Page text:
|Rep. Gene DiGirolamo today unveiled his proposal to impose a tax on the drilling industry in Pennsylvania, while keeping the impact fee contained within Act 13 of 2012. He believes the legislation could serve as a starting point for continued discussions regarding a drilling fee and the funding of numerous priorities at the state level, including education, pensions, human services and environmental programs, to benefit every Pennsylvania citizen.
– In seeking to raise necessary funds for some of the Commonwealth’s top priorities without passing the burden onto working families, Rep. Gene DiGirolamo (R-Bucks) today held a press conference to discuss legislation to impose a drilling tax within the Marcellus Shale and distribute those proceeds to statewide initiatives.
In keeping with policies in other states with large natural gas reserves, DiGirolamo’s proposal calls for a 3.2 percent drilling tax, while also keeping the impact fee created by Act 13 to help communities directly affected by drilling.
“Most Pennsylvanians agree that we should enact a drilling tax as a matter of sound public policy, but the discussion at this point is what that tax will look like and what priorities it would fund,” DiGirolamo said. “In addition, it’s important to keep the impact fee in place so that communities directly dealing with drilling can still be protected. This legislation is a start to the conversation, and one that I believe will continue throughout this session.”
DiGirolamo was joined at the press conference in Harrisburg by three leading co-sponsors of his proposal, Reps. Tom Murt (R-Montgomery/Philadelphia), Harry Readshaw (D-Allegheny) and Pam DeLissio (D-Philadelphia/Montgomery).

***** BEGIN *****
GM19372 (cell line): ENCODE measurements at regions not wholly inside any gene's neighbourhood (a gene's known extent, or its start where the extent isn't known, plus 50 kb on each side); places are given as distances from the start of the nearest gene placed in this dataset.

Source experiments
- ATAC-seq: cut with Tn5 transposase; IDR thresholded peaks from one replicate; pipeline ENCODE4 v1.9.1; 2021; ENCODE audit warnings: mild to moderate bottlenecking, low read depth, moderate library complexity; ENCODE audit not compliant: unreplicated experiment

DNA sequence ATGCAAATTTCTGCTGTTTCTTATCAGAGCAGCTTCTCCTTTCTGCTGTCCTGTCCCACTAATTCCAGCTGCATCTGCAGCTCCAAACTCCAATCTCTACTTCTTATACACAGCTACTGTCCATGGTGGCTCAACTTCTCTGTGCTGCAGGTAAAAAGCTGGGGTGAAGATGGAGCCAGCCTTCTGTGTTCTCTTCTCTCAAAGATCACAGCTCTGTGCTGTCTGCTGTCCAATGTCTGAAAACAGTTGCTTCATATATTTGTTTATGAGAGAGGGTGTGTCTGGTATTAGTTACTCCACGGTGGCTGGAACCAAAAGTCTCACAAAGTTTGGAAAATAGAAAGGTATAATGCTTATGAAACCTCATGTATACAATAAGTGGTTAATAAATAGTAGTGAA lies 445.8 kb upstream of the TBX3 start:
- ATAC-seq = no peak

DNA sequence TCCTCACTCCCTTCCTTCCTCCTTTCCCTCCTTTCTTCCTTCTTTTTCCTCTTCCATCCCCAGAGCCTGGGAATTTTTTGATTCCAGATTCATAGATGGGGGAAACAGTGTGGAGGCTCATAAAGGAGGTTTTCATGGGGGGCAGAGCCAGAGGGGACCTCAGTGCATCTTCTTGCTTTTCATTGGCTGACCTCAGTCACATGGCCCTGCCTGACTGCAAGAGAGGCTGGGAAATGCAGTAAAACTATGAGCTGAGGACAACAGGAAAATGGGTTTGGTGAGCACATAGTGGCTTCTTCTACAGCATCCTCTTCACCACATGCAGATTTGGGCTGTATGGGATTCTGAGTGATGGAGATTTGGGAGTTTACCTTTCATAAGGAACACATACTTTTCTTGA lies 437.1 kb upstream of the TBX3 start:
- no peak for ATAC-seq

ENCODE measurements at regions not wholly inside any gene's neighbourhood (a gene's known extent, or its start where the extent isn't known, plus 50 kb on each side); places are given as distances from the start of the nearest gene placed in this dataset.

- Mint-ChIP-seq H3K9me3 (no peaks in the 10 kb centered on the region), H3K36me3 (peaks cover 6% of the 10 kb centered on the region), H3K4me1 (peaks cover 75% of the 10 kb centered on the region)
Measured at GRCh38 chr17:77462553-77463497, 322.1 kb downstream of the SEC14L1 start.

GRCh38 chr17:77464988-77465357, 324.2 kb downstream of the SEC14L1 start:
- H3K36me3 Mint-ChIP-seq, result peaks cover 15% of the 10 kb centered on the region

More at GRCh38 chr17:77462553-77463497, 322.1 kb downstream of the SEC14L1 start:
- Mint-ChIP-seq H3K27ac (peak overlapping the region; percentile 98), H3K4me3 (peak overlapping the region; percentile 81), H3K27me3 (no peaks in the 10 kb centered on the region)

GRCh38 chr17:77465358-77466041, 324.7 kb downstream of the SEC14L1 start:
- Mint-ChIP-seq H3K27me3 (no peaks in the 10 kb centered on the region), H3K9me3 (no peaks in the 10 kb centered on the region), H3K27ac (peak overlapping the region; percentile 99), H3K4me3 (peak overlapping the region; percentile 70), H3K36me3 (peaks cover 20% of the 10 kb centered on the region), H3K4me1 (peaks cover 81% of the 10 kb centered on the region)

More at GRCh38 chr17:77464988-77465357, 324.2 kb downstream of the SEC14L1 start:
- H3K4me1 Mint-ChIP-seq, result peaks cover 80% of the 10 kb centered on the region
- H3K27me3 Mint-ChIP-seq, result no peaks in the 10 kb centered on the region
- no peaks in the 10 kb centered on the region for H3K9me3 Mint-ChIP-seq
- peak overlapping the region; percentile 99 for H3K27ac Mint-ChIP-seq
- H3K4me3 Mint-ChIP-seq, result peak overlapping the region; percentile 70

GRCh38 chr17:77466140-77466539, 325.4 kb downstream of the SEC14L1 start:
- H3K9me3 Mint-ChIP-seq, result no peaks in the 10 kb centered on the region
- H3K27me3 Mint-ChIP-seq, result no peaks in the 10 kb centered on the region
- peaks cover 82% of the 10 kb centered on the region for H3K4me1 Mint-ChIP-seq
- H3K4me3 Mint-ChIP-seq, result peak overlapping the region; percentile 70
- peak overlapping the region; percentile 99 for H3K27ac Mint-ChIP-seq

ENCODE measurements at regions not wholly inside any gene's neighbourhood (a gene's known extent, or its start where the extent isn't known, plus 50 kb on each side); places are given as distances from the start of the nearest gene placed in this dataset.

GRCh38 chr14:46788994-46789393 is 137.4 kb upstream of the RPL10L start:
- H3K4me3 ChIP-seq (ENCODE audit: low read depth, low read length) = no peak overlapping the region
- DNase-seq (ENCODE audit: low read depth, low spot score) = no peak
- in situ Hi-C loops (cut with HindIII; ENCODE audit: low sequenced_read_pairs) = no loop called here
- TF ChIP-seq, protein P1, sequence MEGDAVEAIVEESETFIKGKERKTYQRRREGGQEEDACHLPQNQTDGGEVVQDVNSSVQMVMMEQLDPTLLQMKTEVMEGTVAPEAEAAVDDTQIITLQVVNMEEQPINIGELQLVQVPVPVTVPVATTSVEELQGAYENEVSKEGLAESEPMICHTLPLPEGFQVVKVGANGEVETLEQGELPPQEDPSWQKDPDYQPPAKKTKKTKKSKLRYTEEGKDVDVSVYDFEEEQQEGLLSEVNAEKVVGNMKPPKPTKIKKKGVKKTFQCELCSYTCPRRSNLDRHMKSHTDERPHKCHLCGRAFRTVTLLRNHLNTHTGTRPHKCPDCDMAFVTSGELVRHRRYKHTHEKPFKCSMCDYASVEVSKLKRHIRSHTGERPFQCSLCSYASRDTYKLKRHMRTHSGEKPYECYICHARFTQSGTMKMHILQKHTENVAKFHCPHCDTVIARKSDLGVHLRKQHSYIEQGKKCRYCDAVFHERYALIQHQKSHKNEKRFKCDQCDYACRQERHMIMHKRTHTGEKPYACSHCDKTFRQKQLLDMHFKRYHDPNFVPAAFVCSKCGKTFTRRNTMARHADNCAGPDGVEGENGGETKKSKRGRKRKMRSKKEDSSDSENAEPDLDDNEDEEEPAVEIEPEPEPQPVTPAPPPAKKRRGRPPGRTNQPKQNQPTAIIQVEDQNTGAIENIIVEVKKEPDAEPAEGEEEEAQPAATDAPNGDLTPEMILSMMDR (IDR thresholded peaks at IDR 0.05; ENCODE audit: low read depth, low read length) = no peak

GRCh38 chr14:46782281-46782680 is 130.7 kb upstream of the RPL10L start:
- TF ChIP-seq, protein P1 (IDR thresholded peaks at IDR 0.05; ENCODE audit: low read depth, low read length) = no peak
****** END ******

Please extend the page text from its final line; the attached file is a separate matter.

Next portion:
DiGirolamo also believes that the drilling tax is far more sustainable than an impact fee alone. Under the current impact fee, each well is assessed a fee which declines over time for the first 15 years of operation. All unconventional wells drilled each year, no matter how much natural gas is produced, pay the same fee. For what is thought to be a typical unconventional well, the total impact fees paid over 15 years amount to less than 2 percent of the value of the natural gas sold from the well.
Rep. DiGirolamo’s video comments:
“As the value of production grows, so would the severance tax revenue,” DiGirolamo added. “This would provide needed additional funding dollars for education, human services and environmental programs, while also helping to make the required increase in pension contributions more manageable.”
According to DiGirolamo’s legislation, the tax would be set up in a way that in the first year 1 percent of the tax will equal $6 million, and would grow to more than $9 million per percentage point by 2019-20 with continued modest growth in production. Revenue would be distributed to the following priorities: basic education, 40 percent; pension obligations, 35 percent; human services, 15 percent; and environmental programs, 10 percent.
The lawmaker believes that his proposal is fair and reasonable to the industry, assists impacted communities, makes long-term investments in natural resources and environmental programs, strengthens the safety net for those in need, and allows every citizen to benefit.
Pennsylvania, now the second largest producer of natural gas in the nation, is the only major gas producing state that does not impose a drilling tax.
Representative Gene DiGirolamo
Pennsylvania House of Representatives
Media Contact: Jennifer Keaton